These days, you’d have to be one heck of a stickler to insist that “the exception that proves the rule” only be used in its original Latin sense. It has probably come to its current sense through some blending with the expression, “every rule has an exception.” Most of the time, when people say something is “the exception that proves the rule,” they could just as well say it’s “an exception to the rule.” I would argue, however, that “the exception that proves the rule” does more by highlighting the unusualness of the exception. The Mini-Transat, or Adrian Peterson, or a Congress reaching an agreement are not just outside the norm, they are so far outside the norm they force you to notice what the norm is, or that there is one at all. There is an important kernel of the original sense here. The existence of the exception gives force to the rule. The no swimming after 10 pm sign makes it clear that it’s okay to swim before that. The congressional compromise on student loans makes it all the more clear that congress can’t compromise on anything else. Sure, there’s usually a good bit of hyperbole going on when someone pulls out this expression, but that doesn’t mean it doesn’t make any sense.

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Big Questions
What Is the Difference Between Generic and Name Brand Ibuprofen?
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What is the difference between generic ibuprofen vs. name brands?

Yali Friedman:

I just published a paper that answers this question: Are Generic Drugs Less Safe than their Branded Equivalents?

Here’s the tl;dr version:

Generic drugs are versions of drugs made by companies other than the company which originally developed the drug.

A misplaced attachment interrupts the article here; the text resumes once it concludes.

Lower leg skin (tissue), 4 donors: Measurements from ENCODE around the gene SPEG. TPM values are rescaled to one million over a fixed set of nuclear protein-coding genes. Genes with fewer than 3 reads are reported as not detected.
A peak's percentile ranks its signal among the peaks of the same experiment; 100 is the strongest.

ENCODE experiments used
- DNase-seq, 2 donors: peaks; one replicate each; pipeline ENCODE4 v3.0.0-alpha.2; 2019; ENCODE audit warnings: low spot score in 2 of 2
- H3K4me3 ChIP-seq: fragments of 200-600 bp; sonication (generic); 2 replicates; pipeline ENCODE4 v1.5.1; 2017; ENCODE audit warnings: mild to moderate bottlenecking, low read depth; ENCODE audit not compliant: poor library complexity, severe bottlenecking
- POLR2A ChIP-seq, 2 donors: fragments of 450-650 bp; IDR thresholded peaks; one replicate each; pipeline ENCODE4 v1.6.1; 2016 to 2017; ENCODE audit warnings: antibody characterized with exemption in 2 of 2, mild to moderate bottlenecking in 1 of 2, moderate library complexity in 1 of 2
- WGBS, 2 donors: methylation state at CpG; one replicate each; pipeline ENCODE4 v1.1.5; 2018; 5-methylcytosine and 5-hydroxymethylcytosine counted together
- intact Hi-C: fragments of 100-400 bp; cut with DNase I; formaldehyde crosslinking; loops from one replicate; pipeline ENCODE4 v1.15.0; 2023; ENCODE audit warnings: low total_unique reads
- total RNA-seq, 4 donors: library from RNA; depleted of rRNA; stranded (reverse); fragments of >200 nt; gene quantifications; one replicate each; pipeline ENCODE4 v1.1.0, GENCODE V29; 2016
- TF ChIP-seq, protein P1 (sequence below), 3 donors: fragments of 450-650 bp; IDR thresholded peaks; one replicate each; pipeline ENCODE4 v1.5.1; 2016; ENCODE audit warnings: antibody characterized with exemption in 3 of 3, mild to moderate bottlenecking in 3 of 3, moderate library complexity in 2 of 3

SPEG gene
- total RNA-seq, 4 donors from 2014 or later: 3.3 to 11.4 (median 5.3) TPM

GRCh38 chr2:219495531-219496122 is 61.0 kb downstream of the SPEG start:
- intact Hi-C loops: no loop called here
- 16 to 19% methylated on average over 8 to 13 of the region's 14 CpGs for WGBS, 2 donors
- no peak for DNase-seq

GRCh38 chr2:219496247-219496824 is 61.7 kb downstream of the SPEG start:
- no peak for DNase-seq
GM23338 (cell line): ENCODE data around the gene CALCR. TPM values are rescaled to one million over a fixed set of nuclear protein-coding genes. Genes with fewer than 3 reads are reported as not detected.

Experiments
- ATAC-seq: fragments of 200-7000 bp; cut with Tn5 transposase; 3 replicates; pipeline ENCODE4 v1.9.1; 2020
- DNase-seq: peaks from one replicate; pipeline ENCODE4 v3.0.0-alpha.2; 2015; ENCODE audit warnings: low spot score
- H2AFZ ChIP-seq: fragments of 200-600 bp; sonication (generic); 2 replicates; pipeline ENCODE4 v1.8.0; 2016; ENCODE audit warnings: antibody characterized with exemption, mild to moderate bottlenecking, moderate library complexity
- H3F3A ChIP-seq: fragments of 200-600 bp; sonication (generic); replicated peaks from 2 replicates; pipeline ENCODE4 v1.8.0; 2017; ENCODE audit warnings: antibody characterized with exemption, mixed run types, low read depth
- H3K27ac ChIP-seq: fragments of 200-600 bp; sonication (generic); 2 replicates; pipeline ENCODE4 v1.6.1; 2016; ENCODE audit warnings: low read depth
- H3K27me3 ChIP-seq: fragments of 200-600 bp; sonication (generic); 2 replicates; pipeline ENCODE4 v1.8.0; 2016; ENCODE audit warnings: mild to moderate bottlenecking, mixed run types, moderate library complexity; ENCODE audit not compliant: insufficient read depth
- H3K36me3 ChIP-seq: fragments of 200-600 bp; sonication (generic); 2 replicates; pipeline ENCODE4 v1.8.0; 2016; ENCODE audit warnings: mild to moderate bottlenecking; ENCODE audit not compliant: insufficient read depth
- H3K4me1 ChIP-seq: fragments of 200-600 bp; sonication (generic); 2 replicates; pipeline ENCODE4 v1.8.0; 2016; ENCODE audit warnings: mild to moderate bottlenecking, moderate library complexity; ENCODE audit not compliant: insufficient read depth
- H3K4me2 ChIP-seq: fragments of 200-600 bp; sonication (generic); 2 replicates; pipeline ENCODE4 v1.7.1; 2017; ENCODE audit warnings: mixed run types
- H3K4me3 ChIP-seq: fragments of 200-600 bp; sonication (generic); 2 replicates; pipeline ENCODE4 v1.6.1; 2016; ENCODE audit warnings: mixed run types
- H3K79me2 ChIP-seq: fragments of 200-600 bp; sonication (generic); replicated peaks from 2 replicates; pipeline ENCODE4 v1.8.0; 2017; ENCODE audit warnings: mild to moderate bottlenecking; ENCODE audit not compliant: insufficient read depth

To gain FDA approval, a generic drug must:

  • Contain the same active ingredients as the innovator drug (inactive ingredients may vary)
  • Be identical in strength, dosage form, and route of administration
  • Have the same use indications
  • Be bioequivalent
  • Meet the same batch requirements for identity, strength, purity, and quality
  • Be manufactured under the same strict standards of FDA's good manufacturing practice regulations required for innovator products

I hope you found this answer useful. Feel free to reach out at www.thinkbiotech.com. For more on generic drugs, you can see our resources and whitepapers at Pharmaceutical strategic guidance and whitepapers

This post originally appeared on Quora. Click here to view.

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Big Questions
Do Cats Fart?
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Certain philosophical questions can invade even the most disciplined of minds. Do aliens exist? Can a soul ever be measured? Do cats fart?

While the latter may not have weighed heavily on some of history’s great brains, it’s certainly no less deserving of an answer. And in contrast to existential queries, there’s a pretty definitive response: Yes, they do. We just don’t really hear it.

According to veterinarians who have realized their job sometimes involves answering inane questions about animals passing gas, cats have all the biological hardware necessary for a fart: a gastrointestinal system and an anus. When excess air builds up as a result of gulping breaths or gut bacteria, a pungent cloud will be released from their rear ends. Smell a kitten’s butt sometime and you’ll walk away convinced that cats fart.

The discretion, or lack of audible farts, is probably due to the fact that cats don’t gulp their food like dogs do, leading to less air accumulating in their digestive tract.

So, yes, cats do fart. But they do it with the same grace and stealth they use to approach everything else. Think about that the next time you blame the dog.